Gov. Sonny Perdue Conducts Historic Swearing In Of New Regent
Atlanta — November 18, 2003
Gov. Sonny Perdue made his first official visit to a monthly meeting of the University System of Georgia Board of Regents today, with a historic swearing-in ceremony of new regent Jim Jolly of Dalton, Ga.
The governor’s visit marks the first time in the Board of Regents’ 71-year history that a regent has been sworn in at the regents’ office, and not at the State Capitol.
The governor, in swearing in Jolly, said that the Board of Regents is “the premier board in this state,” and cited the quality of those serving on the board as well as the quality of the University System’s mission. He charged Jolly to “go to work and grasp this opportunity to put your imprint on the Georgia of the future.”
Jolly, 62, who will represent Georgia’s Tenth Congressional District, will complete the term of former regent Allene Magill, who resigned following her change of primary residence from that district. Jolly is chairman and chief executive officer of J&J Industries, Inc. He serves on the board of The Carpet and Rug Institute, is a member of the Covenant College Board of Trustees, and is chairman of the Covenant College Foundation. He also is a charter member of the board of directors of the Dalton Whitfield Boys and Girls Club. In addition, Jolly has served as a member of the Board of Trustees of the Georgia Tech Alumni Association and the executive board of the Dalton-Whitfield Chamber of Commerce. He received his bachelor degree in textiles from Georgia Institute of Technology. Jolly and his wife, Judy, have two sons and five grandchildren.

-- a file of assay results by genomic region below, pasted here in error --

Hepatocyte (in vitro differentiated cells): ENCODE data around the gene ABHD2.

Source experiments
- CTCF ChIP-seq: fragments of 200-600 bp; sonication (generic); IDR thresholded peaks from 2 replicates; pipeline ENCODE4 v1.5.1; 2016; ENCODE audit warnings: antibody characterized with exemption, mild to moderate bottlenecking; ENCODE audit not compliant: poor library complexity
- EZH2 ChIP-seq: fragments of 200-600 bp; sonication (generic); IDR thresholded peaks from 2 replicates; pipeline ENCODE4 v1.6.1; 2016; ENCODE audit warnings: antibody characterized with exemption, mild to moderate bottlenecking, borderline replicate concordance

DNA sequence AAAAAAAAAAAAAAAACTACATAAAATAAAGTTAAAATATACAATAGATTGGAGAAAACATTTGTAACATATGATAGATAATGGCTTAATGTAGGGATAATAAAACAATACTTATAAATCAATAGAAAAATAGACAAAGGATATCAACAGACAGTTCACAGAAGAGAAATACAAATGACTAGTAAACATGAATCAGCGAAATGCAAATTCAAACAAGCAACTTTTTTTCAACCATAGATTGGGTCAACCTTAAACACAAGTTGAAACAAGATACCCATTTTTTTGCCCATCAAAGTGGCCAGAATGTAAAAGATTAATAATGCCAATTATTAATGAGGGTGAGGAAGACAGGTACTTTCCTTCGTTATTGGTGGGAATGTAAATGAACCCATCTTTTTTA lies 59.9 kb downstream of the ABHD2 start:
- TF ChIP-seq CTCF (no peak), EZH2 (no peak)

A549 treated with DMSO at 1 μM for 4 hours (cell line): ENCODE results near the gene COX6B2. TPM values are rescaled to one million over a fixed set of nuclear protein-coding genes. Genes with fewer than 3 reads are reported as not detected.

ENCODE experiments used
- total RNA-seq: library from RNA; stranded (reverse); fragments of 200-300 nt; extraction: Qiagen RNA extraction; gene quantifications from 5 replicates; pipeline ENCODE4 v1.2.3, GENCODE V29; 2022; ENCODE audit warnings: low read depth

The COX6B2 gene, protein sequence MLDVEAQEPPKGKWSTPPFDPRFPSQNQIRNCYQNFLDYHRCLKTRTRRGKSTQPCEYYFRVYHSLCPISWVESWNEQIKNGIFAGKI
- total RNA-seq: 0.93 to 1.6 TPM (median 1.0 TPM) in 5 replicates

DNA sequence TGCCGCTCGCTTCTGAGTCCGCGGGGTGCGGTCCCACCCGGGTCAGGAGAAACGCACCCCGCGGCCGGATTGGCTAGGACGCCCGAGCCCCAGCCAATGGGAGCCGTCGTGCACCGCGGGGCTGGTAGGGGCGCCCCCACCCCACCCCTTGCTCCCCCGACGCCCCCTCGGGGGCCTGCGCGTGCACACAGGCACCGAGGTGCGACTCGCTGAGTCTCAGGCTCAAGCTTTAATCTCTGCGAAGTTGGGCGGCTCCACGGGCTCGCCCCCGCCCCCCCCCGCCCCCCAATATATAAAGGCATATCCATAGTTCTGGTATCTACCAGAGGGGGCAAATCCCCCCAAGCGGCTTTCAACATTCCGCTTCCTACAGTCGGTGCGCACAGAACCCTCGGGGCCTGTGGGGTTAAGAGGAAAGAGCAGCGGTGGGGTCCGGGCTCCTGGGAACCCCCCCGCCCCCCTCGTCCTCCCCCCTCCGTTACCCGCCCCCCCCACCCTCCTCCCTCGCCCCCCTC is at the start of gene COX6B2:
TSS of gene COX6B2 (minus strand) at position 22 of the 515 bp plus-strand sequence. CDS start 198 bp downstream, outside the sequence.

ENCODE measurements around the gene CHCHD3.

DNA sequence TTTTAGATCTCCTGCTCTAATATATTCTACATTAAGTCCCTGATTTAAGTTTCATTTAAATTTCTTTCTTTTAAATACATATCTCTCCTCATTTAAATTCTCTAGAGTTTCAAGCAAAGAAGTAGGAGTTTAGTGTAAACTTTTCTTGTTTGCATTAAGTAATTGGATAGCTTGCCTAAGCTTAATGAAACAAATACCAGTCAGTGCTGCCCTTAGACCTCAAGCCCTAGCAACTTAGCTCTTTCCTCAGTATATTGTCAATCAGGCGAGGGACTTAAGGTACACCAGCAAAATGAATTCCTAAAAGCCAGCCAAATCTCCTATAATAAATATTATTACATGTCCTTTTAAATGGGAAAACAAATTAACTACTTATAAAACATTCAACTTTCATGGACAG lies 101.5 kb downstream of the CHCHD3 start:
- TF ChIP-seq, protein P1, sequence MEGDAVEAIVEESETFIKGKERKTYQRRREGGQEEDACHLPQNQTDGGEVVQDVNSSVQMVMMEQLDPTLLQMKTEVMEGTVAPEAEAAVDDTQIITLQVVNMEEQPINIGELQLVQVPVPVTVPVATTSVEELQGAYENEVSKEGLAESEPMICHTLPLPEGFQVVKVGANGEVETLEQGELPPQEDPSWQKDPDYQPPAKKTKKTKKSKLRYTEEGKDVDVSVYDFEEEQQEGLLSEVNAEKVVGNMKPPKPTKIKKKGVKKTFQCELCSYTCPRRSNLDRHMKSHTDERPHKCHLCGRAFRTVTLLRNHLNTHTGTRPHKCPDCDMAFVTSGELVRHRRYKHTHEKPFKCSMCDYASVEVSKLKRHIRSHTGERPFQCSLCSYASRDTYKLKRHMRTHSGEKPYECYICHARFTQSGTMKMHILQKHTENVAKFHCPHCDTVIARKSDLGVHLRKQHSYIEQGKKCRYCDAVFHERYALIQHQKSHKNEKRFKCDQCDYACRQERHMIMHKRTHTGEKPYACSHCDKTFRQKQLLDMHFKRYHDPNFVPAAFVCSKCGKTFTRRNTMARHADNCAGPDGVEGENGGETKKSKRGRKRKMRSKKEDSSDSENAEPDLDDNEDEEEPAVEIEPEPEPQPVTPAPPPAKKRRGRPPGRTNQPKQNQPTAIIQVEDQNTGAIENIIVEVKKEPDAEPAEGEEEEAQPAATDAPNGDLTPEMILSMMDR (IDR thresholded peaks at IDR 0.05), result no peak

In other comments to the Board of Regents, Perdue said it was the University System that gave the state “a leg up during the 1990s and was responsible for much of the success Georgia enjoyed during this period.” Alluding to current tight state budgets, the governor said he did not want the University System’s contributions to stop. “I am committed to continuing the long-term investment in capital and in people,” Perdue said.
The governor also noted the decade-long impact of the HOPE scholarship program, which he said has helped to reverse a “brain drain” out of Georgia and created a “problem of success.” According to Perdue, when HOPE began in 1993, only one of four of the state’s brightest high school graduates elected to remain in Georgia for a college education. But today, Perdue said, three out of four students stay in Georgia. “These students are magnets that attract other bright students from elsewhere in the United States.”
Perdue said the University System continues to be a “jewel for the state,” and that it was “important not to lose the stature and momentum that has been created for the System nationally and internationally.”